Close to 90 health activists, patient groups and individuals working towards the elimination of tuberculosis have called upon Prime Minister Narendra Modi to make drug resistant TB (DR-TB) drugs affordable by ensuring supply of generic drugs.
The appeal came a day before Modi launched the Tuberculosis Free India Campaign - the mission mode implementation of a national strategic plan for TB elimination - in Delhi on Tuesday (March 13).
Although tuberculosis is gradually declining worldwide, nearly half a million people acquire DR-TB each year, which poses a serious public health challenge. In India alone, government estimates that around 1,30,000 multi-drug resistant TB patients emerge annually.
In a joint letter, the health organisations, people living with HIV and the TB community in India and across the world -- representing those affected by DR-TB -- wanted India to permit local production of two new patented TB drugs by issuing a compulsory license 'on grounds of public non-commercial' use to overcome the patent restrictions. At the moment, India is solely dependent on "mere imports that Johnson and Johnson (J&J)/United States Agency For International Development (USAID) and Otsuka donate to the TB programme in India", the letter points out.
The two TB drugs, bedaquiline and delamanid are patent protected in India till July and October 2023, respectively. Unless the government invokes the flexibilities provided under WTO's TRIPS Agreement, no other company will have the right to produce its generic version without the approval of the patent holders. Bedaquiline and delamanid adult formulations were added to the WHO Essential Medicines List (EML) for TB in 2015 while delamanid was added to the WHO EML for children in 2017.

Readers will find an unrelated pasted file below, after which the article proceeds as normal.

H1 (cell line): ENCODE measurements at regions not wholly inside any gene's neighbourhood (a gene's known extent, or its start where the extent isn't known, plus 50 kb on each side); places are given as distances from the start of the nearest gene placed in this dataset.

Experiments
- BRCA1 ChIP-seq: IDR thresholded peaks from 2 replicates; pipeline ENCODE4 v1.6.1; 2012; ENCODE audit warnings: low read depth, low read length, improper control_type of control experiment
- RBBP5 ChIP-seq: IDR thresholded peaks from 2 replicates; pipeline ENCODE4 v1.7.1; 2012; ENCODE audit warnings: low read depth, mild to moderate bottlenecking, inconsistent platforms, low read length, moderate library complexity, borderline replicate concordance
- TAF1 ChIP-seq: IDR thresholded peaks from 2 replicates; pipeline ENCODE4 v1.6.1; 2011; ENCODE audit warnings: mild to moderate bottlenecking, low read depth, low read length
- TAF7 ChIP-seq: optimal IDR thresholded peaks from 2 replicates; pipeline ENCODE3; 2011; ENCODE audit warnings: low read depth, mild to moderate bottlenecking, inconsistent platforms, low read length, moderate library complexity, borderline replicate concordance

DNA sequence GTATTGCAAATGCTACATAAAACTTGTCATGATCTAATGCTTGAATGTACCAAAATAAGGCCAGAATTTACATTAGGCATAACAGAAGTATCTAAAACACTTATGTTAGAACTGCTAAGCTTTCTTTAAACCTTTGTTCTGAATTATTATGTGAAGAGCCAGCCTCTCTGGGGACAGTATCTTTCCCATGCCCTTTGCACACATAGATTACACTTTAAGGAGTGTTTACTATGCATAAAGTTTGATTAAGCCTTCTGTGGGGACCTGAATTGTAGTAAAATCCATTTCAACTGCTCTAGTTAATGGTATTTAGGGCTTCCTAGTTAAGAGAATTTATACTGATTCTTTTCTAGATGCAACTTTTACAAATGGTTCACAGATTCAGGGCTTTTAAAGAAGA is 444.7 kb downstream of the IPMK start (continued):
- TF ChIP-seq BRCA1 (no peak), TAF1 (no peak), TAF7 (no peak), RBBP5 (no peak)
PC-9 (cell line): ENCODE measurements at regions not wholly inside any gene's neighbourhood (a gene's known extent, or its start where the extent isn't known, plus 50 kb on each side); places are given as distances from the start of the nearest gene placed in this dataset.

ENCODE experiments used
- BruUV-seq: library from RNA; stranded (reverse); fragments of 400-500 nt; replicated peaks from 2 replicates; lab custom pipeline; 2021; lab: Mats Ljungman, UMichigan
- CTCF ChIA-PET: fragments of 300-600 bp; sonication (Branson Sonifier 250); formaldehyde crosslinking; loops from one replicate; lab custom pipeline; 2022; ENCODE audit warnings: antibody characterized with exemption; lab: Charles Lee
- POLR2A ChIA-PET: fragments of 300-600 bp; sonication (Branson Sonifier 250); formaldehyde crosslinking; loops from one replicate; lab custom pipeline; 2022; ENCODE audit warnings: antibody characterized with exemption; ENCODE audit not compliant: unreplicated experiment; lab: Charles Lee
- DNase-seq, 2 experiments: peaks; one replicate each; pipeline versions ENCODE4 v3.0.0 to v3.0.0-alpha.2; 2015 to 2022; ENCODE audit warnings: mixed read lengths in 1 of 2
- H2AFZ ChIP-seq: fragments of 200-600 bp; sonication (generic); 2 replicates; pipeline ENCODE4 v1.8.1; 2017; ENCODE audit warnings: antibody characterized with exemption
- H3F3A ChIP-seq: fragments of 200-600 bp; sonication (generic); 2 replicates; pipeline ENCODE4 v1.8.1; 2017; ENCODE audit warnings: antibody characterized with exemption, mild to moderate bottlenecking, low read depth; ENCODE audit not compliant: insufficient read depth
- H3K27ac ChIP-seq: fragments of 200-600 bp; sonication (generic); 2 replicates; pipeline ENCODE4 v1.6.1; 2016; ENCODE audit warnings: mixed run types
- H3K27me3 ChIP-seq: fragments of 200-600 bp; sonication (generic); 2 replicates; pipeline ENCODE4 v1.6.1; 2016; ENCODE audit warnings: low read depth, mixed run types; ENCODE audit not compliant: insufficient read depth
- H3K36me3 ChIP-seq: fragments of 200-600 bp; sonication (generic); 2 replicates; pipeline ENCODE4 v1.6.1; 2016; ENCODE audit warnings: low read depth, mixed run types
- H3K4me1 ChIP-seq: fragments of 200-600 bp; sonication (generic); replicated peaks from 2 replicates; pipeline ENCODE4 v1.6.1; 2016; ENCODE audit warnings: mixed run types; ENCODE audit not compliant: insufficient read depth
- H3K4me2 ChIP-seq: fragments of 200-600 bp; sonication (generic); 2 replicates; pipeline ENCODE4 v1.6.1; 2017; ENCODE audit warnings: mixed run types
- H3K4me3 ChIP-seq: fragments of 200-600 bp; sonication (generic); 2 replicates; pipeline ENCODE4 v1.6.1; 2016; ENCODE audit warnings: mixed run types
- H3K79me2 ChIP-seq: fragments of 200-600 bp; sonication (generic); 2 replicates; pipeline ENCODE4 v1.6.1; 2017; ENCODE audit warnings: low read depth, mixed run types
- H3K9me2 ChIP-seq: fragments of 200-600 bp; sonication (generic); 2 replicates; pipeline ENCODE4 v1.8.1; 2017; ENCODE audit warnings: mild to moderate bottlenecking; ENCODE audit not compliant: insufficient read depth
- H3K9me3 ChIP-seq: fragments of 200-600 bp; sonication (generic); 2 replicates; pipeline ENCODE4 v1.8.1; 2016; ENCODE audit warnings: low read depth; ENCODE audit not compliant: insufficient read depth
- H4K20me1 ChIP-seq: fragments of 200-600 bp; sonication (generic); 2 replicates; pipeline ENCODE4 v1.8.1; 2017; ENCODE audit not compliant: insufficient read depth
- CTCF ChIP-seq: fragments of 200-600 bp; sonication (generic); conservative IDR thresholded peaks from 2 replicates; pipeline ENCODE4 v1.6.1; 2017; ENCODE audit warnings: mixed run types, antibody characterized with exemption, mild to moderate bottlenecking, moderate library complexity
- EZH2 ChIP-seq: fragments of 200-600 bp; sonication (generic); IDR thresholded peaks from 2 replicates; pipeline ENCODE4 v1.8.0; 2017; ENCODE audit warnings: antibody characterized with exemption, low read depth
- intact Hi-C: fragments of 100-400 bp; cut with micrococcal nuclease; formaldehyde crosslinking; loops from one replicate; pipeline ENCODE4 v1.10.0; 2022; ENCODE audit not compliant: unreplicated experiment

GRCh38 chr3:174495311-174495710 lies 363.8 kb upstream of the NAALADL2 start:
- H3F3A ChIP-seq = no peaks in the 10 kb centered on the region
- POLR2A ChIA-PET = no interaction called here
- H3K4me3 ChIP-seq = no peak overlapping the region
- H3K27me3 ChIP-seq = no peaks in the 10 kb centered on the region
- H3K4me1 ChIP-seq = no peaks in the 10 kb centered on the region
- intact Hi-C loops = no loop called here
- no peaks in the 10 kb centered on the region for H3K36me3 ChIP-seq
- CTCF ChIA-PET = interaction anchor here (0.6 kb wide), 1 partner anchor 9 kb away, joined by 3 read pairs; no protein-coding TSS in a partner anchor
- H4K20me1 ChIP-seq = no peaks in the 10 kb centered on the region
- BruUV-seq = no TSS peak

The letter says that once the USAID/J&J donation programme concludes in April 2019, the price for a six-month course of bedaquiline in India will be $ 900 and even higher in other middle-income countries. Japanese pharmaceutical corporation Otsuka charges an exorbitant $ 1700 for a six-month delamanid course. The prices of the generic versions of patented medicines could be a fraction (fall up to 95 percent), it adds.
Pointing out that it can take up to two years to develop and file a registration dossier with the Central Drugs Standard Control Organization (CDSCO) and the WHO prequalification programme, the letters wants the government to support the plans for the scale up and generic supply of these antibiotics to the TB programme much before patent expiry date.
These two new antibiotics, together with re-purposed drugs, are known to provide opportunities to countries with a high burden of TB to improve the safety and efficacy of its DR-TB treatment regimens and thus, prevent further infections, resistance and deaths.
Except for one instance, the government has not issued any compulsory license to cut short the patent monopoly of drug discovery companies. Even the mere scrutiny of such applications is being seen as a threat by research based multinational pharmaceutical companies. Whether the government - which has wowed to eliminate TB from Indian shores in a time bound manner -- will see this as a rare case worth considering is what remains to be seen.